TerraCycle's Trenton, New Jersey, headquarters building is full of garbage — and lot of it is part of the décor. Old doors become desks and the space dividers — there are no solid walls — are made of vinyl records and plastic bottles. The new Pivot reality series "Human Resources,"  which airs on Aug. 8, focuses on the recycling firm and its quirky employees. The 11-year-old concern is clearly not your average workplace, and that's by design.

Founded 11 years ago by Canadian transplant Tom Szaky, TerraCycle's mission is finding new ways to repurpose garbage that isn't easily recycled, first by devising collection means and arranging funding from consumer product manufacturers, municipalities or individuals, and then reusing or recycling various parts and selling them.

Szaky explains how it works: "You go to TerraCycle.com and sign up for collection, with free shipping. Then we take the waste, and our scientists look at ways we can manipulate it into new things. We work with product companies who buy those usable raw materials, and make new products. It could be toothpaste tubes turned into forks that are sold at Target or Walmart."

The idea, says Szaky, is to "not create things unless they're replacing existing objects." Toward that end, Rubber Maid makes trashcans from potato chip bag plastic, Timbuk2 makes messenger bags from old post office bags, and Hasbro makes Mr. Potato Head from waste plastic, all facilitated by TerraCycle. "If you buy plastic lumber, there’s a 20 percent chance the raw materials came from me," Szaky notes. "Seventy-five percent of American schools run a TerraCycle platform of some kind. Just this year alone, we will process 100 million pounds of non-recyclable waste." That includes new programs to handle chewing gum and cigarette butts.

Szaky proudly explains that there are now cigarette recycling bins throughout Vancouver, and New Orleans is among the 10 cities that will have them soon, and so will Australia. "We limit our profit to 1 percent of our revenue, and do that by taking all the extra money that we get and reinvesting it into more R&D, coming up with more ways to recycle incredibly complex things," he says. The current challenge? Finding a way to recycle dirty diapers and used feminine hygiene products, which pose unique problems.

"First, how do you collect it? With diapers, there's the question of how do you transport it. Is it hazardous? How do you safely do that? How do you make a system in which a mom, or senior — half the diapers are elderly care — can be collected in a way that's comfortable for them? You have to think all those things through to where someone says, 'That's less gross than putting it in the garbage can,'" Szaky relates. "The next step is sanitization, and the way we do it is with gamma rays. That kills all the pathogens — E. coli, salmonella. With something like diapers or feminine hygiene, we're respectful: we're not going to make it into a fork, something that touches your mouth. We're going to make it into an industrial product. Then you have to make people aware it exists so you can get it out there."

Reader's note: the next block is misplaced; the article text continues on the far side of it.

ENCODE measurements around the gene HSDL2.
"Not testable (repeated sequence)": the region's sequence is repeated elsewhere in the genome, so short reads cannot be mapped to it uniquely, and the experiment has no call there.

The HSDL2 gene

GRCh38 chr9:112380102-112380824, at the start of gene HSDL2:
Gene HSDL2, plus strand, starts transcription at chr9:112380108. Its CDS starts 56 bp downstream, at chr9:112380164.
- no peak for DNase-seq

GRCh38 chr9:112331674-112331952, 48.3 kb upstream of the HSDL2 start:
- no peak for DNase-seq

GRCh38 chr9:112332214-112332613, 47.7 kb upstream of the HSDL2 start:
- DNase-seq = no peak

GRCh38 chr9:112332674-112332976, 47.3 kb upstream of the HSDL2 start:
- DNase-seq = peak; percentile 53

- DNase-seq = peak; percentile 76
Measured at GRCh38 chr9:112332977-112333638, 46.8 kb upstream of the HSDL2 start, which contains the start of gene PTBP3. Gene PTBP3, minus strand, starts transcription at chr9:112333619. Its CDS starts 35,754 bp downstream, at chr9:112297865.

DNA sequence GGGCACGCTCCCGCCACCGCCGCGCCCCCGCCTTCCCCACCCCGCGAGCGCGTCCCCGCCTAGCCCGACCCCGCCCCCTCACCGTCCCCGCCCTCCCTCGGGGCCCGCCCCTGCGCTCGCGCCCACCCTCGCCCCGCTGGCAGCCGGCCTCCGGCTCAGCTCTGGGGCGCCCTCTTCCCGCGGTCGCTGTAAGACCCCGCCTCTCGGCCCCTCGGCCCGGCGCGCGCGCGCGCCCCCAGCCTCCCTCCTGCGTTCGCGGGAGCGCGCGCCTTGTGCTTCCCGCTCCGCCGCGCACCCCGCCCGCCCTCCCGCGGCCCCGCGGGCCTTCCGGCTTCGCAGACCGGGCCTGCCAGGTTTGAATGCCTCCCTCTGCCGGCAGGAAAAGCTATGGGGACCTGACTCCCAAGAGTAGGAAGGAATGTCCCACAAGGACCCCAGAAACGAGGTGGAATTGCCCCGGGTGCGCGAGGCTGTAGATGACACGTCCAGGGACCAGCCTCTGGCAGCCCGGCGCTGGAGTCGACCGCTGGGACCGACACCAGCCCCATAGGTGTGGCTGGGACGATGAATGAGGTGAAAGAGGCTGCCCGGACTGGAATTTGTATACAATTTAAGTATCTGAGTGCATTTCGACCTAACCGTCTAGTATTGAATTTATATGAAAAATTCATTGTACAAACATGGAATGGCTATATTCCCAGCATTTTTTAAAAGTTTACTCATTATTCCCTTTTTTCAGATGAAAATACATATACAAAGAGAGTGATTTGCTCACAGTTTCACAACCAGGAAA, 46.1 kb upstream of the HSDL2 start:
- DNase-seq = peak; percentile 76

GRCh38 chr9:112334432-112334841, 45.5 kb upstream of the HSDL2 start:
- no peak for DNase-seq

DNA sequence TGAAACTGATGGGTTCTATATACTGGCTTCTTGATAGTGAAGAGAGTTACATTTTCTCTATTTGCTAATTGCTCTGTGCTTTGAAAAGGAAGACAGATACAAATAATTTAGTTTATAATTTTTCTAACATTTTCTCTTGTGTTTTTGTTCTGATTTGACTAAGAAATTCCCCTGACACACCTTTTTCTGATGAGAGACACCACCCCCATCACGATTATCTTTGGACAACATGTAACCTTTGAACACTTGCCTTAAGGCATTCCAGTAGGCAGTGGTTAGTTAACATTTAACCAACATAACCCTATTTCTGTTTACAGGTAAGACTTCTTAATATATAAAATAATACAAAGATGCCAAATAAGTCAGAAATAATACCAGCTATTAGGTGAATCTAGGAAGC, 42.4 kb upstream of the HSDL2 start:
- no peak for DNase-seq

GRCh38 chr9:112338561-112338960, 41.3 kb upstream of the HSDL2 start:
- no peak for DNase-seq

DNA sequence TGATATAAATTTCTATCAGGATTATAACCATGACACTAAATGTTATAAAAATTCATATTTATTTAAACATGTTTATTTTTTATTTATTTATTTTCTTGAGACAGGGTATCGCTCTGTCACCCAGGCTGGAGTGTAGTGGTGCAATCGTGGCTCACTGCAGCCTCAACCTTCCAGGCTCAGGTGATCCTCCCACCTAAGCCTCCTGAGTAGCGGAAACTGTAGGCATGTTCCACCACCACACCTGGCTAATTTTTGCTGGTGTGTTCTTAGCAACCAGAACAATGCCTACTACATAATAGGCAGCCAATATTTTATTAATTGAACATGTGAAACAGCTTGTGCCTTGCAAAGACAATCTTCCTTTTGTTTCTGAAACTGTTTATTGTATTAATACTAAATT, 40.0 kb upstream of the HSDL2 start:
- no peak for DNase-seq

Szaky has a long history of making poop profitable. His first product was organic plant food made from liquefied worm feces. He got the idea when worms that were fed organic garden waste produced a fertilizer that made his plants thrive. "We called it TerraCycle Plant Food and packaged it in used soda bottles. It did really well. We got it into Home Depot, Walmart, Target. It got up to about $3.5 million in sales. We realized that we could make products out of any kind of garbage."

Today, TerraCycle operates in 26 countries, with plans to expand to Chile, India, China and South Korea, and will do $25 million in sales this year. The key to success, says Szaky, is thinking outside the box. He holds up a plastic bottle. "If you were an alien and came to Earth and didn't know what it was for, what would you consider making from it? You have to destroy your preconceptions. That's how you unlock the magic of upcycling."

Szaky, who wears a bracelet woven from scraps by his jewelry designer fiancé, parts of it from old tents, has never bought a new car, shops on eBay for home goods, and wears "one pair of jeans all year until they get a hole in them and then I buy another." He's aware that his 200 travel days of travel a year widens his carbon footprint, but he's able to justify it somewhat because "the work we do in those places does a lot of good."

He believes that consumerism is at the root of most environmental problems. "We buy way too much stuff. If we really want environmental problems to go away, we have to reflect on that as consumers and buy very differently. And if we can get companies to make things from waste, that removes the need for buying, of needing new materials to be taken out of the Earth, which is the number one environmental impact of making stuff. We need that to shift, and to do that we have to make it sexy, cool and something we aspire to."

One way TerraCycle is spreading its message is in a forthcoming 250-page coffee table book that will highlight some of its successes. "Each chapter follows one waste category like plastic, wood or metal and shows how it came to the planet, how it works today, and how it has evolved and changed," says Szaky. "It's about painting the picture of the world of waste."

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